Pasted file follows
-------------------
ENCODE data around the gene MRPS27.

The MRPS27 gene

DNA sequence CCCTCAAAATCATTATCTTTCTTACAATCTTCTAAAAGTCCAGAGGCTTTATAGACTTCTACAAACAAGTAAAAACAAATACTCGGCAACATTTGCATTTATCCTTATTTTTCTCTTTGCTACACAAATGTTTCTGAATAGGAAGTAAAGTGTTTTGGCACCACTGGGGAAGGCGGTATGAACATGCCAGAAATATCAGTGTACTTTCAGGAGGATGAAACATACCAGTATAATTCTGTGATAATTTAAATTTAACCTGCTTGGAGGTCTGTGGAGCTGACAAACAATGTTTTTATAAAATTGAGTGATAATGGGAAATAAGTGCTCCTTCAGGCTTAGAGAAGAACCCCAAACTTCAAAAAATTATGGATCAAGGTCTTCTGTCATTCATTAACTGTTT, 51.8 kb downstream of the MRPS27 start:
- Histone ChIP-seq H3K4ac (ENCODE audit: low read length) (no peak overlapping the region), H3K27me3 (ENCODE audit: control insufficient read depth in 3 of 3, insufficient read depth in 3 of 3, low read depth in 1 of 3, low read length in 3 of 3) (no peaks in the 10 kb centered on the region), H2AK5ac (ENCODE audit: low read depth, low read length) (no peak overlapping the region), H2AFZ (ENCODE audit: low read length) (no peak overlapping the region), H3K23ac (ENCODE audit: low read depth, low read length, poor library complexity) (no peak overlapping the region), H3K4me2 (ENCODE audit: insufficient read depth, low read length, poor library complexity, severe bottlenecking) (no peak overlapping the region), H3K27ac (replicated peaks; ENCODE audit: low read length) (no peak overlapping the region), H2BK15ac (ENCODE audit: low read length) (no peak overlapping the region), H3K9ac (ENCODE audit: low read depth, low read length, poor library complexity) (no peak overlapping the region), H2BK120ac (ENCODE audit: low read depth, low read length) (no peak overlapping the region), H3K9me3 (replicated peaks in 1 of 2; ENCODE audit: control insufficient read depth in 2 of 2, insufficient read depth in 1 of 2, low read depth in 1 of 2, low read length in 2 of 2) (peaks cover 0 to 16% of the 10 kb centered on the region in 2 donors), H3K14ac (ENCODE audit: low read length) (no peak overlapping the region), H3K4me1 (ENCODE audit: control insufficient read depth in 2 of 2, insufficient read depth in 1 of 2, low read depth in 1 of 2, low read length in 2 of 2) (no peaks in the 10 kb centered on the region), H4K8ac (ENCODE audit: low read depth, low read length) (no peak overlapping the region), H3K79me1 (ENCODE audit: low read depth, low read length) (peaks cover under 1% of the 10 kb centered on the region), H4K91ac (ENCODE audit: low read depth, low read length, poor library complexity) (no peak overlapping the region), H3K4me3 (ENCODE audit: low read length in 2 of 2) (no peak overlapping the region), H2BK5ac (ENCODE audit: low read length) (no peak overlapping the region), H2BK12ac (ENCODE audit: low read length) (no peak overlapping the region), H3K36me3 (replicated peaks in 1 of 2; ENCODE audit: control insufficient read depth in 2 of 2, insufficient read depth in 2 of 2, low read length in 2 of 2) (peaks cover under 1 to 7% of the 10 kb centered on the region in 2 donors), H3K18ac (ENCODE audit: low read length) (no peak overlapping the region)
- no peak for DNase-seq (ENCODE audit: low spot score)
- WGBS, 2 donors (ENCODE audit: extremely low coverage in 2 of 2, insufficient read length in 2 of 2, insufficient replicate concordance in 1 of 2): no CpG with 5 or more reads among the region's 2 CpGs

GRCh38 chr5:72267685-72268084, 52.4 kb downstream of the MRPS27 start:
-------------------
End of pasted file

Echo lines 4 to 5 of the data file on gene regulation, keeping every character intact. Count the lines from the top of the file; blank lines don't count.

- Histone ChIP-seq H3K4ac (ENCODE audit: low read length) (no peak overlapping the region), H3K27me3 (ENCODE audit: control insufficient read depth in 3 of 3, insufficient read depth in 3 of 3, low read depth in 1 of 3, low read length in 3 of 3) (no peaks in the 10 kb centered on the region), H2AK5ac (ENCODE audit: low read depth, low read length) (no peak overlapping the region), H2AFZ (ENCODE audit: low read length) (no peak overlapping the region), H3K23ac (ENCODE audit: low read depth, low read length, poor library complexity) (no peak overlapping the region), H3K4me2 (ENCODE audit: insufficient read depth, low read length, poor library complexity, severe bottlenecking) (no peak overlapping the region), H3K27ac (replicated peaks; ENCODE audit: low read length) (no peak overlapping the region), H2BK15ac (ENCODE audit: low read length) (no peak overlapping the region), H3K9ac (ENCODE audit: low read depth, low read length, poor library complexity) (no peak overlapping the region), H2BK120ac (ENCODE audit: low read depth, low read length) (no peak overlapping the region), H3K9me3 (replicated peaks in 1 of 2; ENCODE audit: control insufficient read depth in 2 of 2, insufficient read depth in 1 of 2, low read depth in 1 of 2, low read length in 2 of 2) (peaks cover 0 to 16% of the 10 kb centered on the region in 2 donors), H3K14ac (ENCODE audit: low read length) (no peak overlapping the region), H3K4me1 (ENCODE audit: control insufficient read depth in 2 of 2, insufficient read depth in 1 of 2, low read depth in 1 of 2, low read length in 2 of 2) (no peaks in the 10 kb centered on the region), H4K8ac (ENCODE audit: low read depth, low read length) (no peak overlapping the region), H3K79me1 (ENCODE audit: low read depth, low read length) (peaks cover under 1% of the 10 kb centered on the region), H4K91ac (ENCODE audit: low read depth, low read length, poor library complexity) (no peak overlapping the region), H3K4me3 (ENCODE audit: low read length in 2 of 2) (no peak overlapping the region), H2BK5ac (ENCODE audit: low read length) (no peak overlapping the region), H2BK12ac (ENCODE audit: low read length) (no peak overlapping the region), H3K36me3 (replicated peaks in 1 of 2; ENCODE audit: control insufficient read depth in 2 of 2, insufficient read depth in 2 of 2, low read length in 2 of 2) (peaks cover under 1 to 7% of the 10 kb centered on the region in 2 donors), H3K18ac (ENCODE audit: low read length) (no peak overlapping the region)
- no peak for DNase-seq (ENCODE audit: low spot score)